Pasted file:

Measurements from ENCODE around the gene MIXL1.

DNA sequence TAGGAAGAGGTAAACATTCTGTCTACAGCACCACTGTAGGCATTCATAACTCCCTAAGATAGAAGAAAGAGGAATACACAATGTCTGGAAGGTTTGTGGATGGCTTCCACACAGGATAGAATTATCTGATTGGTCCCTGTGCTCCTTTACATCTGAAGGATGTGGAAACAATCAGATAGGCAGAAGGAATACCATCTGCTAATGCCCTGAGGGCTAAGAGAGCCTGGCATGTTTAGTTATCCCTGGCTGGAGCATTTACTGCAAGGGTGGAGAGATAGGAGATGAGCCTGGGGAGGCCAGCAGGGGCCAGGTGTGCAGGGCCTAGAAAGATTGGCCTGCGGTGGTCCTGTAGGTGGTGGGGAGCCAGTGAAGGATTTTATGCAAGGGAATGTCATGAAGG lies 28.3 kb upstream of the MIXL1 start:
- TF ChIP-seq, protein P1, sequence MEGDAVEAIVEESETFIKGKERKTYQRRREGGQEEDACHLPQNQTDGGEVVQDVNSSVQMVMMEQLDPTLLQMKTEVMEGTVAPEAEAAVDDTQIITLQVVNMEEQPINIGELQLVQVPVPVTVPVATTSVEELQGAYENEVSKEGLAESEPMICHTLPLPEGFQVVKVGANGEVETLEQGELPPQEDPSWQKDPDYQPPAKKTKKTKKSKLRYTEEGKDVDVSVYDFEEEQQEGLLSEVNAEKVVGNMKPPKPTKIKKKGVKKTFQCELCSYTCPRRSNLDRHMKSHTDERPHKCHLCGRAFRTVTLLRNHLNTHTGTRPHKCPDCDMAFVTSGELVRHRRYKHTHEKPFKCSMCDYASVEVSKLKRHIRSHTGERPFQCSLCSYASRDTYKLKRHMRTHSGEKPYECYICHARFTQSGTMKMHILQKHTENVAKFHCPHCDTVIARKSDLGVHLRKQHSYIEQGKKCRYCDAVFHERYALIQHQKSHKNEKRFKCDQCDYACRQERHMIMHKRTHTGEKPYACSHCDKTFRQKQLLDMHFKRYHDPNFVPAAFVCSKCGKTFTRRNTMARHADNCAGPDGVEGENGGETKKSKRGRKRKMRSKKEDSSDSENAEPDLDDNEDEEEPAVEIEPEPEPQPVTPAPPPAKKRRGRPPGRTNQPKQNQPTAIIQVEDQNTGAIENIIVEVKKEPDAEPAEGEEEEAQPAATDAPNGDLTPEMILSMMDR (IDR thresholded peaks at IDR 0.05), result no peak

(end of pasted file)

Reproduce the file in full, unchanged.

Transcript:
Measurements from ENCODE around the gene MIXL1.

DNA sequence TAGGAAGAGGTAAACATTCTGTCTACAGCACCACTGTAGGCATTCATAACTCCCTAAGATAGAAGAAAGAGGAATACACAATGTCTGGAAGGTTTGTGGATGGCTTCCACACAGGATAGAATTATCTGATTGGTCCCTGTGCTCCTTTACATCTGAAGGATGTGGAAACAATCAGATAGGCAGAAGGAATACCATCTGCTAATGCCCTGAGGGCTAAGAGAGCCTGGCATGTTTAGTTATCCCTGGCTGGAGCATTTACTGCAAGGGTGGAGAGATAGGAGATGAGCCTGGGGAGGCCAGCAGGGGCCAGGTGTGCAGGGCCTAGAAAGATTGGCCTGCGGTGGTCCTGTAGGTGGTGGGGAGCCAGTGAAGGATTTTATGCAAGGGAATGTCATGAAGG lies 28.3 kb upstream of the MIXL1 start:
- TF ChIP-seq, protein P1, sequence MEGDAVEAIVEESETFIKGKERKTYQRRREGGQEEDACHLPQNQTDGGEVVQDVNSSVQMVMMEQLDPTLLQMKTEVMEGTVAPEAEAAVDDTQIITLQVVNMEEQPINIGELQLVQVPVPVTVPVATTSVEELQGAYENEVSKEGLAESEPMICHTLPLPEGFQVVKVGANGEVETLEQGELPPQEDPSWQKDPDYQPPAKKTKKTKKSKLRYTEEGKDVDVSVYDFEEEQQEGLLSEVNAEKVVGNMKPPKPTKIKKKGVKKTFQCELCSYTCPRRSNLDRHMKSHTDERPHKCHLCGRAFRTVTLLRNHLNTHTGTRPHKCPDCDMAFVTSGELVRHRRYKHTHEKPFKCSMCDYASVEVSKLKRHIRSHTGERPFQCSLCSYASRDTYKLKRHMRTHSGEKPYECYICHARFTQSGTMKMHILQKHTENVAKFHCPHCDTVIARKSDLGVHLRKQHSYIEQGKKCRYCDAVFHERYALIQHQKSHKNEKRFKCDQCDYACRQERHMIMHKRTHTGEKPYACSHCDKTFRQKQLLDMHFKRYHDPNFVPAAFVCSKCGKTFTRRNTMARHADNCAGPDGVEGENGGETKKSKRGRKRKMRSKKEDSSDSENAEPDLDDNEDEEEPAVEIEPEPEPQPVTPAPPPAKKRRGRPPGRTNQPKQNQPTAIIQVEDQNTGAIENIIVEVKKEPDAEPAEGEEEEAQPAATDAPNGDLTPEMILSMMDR (IDR thresholded peaks at IDR 0.05), result no peak